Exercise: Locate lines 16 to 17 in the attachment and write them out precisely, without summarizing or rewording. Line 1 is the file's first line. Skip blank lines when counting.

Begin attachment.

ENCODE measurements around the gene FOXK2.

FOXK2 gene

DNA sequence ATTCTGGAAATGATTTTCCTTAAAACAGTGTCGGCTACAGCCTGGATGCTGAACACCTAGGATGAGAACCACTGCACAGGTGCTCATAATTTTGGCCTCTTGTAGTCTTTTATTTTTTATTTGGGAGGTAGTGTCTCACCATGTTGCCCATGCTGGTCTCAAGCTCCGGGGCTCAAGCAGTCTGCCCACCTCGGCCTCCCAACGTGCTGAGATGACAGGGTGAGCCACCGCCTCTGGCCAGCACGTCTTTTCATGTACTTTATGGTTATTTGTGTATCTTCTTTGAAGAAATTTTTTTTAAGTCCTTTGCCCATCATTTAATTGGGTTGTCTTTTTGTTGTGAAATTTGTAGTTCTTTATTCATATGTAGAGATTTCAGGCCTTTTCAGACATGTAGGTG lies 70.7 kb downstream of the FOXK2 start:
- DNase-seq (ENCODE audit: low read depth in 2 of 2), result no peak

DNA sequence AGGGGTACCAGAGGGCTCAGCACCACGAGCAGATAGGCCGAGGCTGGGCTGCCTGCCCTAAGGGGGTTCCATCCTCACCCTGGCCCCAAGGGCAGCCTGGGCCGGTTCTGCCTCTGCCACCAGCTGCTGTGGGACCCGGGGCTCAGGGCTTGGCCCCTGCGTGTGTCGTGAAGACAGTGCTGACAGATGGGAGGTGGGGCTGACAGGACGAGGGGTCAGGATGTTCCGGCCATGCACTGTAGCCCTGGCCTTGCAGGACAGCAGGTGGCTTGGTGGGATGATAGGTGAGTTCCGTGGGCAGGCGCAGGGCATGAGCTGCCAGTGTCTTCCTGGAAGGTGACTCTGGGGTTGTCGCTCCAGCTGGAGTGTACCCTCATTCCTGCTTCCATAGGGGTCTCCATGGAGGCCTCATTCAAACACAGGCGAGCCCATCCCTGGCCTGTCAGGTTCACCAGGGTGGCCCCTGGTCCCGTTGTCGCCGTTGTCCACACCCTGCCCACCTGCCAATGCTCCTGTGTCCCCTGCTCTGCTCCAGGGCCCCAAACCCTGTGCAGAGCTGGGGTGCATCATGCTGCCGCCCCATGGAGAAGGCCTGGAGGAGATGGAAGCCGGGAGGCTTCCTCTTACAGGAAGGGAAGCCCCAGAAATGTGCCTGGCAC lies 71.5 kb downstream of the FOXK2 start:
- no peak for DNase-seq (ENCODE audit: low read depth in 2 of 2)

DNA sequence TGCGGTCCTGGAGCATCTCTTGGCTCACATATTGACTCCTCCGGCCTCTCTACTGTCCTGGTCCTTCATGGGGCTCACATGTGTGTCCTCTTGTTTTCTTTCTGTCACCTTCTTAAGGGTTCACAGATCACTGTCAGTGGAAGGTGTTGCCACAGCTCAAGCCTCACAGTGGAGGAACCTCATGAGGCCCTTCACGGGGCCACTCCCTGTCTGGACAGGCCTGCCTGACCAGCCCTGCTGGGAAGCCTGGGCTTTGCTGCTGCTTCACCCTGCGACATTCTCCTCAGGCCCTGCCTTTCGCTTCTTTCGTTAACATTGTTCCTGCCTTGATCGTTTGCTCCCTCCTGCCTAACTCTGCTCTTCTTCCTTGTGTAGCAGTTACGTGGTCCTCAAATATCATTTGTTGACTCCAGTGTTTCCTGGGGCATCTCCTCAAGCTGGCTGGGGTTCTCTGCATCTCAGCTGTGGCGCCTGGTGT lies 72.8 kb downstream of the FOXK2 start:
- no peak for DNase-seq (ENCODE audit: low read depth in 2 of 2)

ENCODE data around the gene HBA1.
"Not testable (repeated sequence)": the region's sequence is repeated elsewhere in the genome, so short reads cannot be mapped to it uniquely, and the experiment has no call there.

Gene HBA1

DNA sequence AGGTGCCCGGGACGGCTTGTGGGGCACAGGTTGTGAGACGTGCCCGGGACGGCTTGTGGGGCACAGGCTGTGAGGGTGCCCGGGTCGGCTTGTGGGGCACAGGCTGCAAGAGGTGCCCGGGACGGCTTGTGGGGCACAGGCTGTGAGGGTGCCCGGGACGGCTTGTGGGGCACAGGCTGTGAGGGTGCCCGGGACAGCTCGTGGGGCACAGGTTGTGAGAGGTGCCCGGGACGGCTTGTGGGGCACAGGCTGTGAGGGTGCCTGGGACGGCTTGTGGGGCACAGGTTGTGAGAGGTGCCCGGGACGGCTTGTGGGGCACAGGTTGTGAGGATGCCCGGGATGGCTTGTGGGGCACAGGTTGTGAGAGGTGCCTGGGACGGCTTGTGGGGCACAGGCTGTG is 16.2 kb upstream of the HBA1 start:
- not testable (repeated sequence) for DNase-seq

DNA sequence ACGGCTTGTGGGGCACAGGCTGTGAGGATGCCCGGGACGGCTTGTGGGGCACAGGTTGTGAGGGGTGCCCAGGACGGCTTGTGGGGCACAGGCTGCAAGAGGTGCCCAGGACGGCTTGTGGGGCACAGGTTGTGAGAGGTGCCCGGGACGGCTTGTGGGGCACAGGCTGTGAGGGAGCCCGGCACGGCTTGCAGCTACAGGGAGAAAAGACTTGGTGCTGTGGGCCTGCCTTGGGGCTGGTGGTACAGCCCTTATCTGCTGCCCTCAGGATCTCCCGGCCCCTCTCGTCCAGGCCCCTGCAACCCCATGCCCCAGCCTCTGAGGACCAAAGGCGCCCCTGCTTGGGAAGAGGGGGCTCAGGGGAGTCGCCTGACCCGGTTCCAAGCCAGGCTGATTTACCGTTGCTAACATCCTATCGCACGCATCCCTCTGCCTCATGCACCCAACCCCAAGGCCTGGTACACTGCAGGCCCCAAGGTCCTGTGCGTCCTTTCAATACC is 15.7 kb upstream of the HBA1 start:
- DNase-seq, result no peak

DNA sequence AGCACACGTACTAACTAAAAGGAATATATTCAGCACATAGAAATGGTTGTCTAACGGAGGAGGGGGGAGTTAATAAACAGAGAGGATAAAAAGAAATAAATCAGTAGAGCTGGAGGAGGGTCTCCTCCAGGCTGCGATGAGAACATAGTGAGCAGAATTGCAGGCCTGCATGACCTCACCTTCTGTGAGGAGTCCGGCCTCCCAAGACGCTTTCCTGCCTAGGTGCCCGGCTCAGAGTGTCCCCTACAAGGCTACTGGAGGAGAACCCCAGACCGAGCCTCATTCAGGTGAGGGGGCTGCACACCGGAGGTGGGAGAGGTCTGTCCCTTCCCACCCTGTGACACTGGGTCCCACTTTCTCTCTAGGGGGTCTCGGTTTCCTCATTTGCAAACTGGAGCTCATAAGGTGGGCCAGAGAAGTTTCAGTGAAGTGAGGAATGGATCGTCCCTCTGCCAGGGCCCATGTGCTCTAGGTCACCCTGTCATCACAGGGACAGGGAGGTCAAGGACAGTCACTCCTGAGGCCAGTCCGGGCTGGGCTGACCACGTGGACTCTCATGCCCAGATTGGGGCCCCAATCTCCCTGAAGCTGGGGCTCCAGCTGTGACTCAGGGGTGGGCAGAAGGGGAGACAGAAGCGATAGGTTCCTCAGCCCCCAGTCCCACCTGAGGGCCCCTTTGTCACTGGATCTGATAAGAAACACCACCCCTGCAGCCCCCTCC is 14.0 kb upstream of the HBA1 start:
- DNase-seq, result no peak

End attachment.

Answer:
DNA sequence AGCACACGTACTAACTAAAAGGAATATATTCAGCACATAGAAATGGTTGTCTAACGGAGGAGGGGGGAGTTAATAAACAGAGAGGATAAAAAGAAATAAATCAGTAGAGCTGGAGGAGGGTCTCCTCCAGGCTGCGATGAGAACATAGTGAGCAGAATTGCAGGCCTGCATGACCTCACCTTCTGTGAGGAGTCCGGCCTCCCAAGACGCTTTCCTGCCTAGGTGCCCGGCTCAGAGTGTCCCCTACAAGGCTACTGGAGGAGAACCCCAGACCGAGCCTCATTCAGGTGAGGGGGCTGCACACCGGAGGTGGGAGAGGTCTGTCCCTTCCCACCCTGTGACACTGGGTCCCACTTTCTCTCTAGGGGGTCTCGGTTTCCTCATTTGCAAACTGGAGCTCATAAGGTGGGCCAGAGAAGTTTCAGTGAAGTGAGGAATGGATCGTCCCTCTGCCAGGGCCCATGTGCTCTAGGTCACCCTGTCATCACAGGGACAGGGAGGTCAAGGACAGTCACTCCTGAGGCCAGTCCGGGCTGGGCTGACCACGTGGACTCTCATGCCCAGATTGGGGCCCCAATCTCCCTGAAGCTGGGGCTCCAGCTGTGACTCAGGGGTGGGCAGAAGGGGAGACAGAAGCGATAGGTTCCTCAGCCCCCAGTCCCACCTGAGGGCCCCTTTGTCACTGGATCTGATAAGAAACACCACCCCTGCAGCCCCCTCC is 14.0 kb upstream of the HBA1 start:
- DNase-seq, result no peak